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Exercising Benefits in Diabetes

Dr. Laurie Goodyear of Joslin Diabetes Center

Laurie Goodyear, Ph.D.

Tuesday, May 10, 2011

How does exercise help treat type 2 diabetes?

“Exercise has profound effects throughout the body,” points out Laurie Goodyear, Ph.D. “One effect is that exercise can lower blood glucose concentrations, in part by increasing glucose uptake into skeletal muscles.”

“Another important effect,” she says, “is that in the hours after exercise, muscles are more sensitive to the actions of insulin, which can result in a lowering of insulin concentrations. Those effects are very desirable for people with type 2 diabetes.”

Dr. Goodyear’s lab is working to understand the connections between the beneficial effects of exercise and diabetes by studying the molecular mechanisms that regulate the signals that stimulate glucose uptake into cells. Proteins that have a main function in the regulation of glucose transport can be targets in the development of pharmaceutical therapies for type 2 diabetes.

The Goodyear lab has demonstrated that a protein called AMP activated protein kinase (AMPK) is increased in people when they exercise and has an important role in metabolic regulation in many types of cells throughout the body, including muscle, heart and fat cells.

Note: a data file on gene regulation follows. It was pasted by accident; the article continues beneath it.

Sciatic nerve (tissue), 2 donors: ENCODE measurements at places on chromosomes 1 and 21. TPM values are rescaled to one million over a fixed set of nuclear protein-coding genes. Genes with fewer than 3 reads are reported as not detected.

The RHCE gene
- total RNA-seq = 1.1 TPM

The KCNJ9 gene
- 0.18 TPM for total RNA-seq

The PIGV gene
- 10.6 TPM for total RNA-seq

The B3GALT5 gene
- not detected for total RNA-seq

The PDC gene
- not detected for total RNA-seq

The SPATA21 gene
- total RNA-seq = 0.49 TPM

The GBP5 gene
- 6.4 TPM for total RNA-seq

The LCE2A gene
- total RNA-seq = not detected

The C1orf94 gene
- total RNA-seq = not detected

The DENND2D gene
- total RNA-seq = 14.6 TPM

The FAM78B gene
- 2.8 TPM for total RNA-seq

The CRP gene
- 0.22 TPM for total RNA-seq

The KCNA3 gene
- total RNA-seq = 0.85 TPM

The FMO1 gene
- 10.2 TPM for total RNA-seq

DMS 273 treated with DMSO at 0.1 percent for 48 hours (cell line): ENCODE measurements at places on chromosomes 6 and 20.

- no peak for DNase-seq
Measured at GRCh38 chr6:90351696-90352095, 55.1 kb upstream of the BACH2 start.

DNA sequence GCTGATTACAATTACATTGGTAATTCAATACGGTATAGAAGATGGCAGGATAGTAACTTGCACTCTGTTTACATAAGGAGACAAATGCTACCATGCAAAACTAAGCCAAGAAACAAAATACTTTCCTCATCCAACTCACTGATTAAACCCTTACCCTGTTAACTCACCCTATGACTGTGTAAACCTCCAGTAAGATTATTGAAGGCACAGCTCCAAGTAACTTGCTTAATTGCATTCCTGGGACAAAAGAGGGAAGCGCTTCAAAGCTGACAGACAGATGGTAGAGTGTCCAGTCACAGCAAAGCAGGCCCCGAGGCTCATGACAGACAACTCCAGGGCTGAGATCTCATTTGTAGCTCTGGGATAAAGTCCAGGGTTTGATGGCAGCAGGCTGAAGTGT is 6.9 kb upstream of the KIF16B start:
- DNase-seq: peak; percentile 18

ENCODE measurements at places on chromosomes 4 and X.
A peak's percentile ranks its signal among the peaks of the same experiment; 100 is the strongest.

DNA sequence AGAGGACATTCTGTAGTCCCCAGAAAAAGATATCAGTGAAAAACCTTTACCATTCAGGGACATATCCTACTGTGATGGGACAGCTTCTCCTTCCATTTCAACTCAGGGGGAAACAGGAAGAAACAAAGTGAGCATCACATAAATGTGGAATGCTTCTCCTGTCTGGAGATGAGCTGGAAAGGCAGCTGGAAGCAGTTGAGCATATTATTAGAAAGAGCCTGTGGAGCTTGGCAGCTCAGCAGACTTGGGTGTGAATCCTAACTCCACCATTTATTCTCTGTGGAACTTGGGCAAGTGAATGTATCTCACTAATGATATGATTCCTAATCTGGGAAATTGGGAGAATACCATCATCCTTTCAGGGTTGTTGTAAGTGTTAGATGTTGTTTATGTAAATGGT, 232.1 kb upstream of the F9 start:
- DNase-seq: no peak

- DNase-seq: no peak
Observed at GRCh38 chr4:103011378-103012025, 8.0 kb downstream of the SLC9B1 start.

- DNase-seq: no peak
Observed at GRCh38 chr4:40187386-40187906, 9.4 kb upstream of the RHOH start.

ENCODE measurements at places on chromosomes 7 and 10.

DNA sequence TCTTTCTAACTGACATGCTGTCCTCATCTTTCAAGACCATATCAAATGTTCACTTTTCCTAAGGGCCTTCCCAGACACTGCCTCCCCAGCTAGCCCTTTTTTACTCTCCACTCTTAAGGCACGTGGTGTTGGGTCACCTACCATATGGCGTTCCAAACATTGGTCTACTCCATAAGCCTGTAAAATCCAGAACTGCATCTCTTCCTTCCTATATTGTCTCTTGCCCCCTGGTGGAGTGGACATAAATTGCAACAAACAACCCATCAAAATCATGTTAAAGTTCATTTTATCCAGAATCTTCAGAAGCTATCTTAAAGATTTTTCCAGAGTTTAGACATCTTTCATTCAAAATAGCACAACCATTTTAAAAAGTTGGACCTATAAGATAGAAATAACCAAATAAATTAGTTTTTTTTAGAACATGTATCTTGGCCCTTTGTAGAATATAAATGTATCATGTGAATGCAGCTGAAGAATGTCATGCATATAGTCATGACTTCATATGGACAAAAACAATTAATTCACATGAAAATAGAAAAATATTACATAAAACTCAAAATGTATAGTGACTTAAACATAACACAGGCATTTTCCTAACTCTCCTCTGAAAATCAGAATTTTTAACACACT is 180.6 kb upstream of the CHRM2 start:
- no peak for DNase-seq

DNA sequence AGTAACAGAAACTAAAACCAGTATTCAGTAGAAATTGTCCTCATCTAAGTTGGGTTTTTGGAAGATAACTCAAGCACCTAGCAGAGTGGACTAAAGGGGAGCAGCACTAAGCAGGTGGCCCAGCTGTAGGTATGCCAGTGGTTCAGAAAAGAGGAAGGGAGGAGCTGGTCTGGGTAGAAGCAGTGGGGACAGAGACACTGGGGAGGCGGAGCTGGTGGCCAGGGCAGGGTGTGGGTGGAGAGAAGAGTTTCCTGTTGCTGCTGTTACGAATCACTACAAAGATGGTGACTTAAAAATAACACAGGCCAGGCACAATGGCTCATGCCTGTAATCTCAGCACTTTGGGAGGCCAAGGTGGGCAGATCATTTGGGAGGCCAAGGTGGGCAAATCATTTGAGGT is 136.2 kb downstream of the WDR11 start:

“Work we’ve done in collaboration with the pharmaceutical company Merck showed that metformin, which is probably the number one diabetes drug in the world, works through this AMPK mechanism that exercise activates,” adds Dr. Goodyear. “So research on exercise has led to improved understanding of how a major drug works. Now many pharmaceutical companies are trying to develop AMP activators for diabetes, some with success.”

In other work, Dr. Goodyear’s studies focus on proteins related to AMPK that are triggered by exercise to improve glucose uptake. For one project, her lab has found a way to record images of the movement of crucial proteins that transport glucose in contracting muscles of living mice.

“We’re also doing studies on adaptations to exercise and exercise training,” she says. “If you train a human or animal to exercise, there are chronic adaptations that occur in the muscle and throughout other parts of the body, and we investigate some of these effects. The effects that occur in skeletal muscle make it better able to perform work. There also are effects on the heart, fat cells and throughout the whole body that are very important to overall health.”

Laurie Goodyear, Ph.D. of Joslin Diabetes Center

Page last updated: October 31, 2014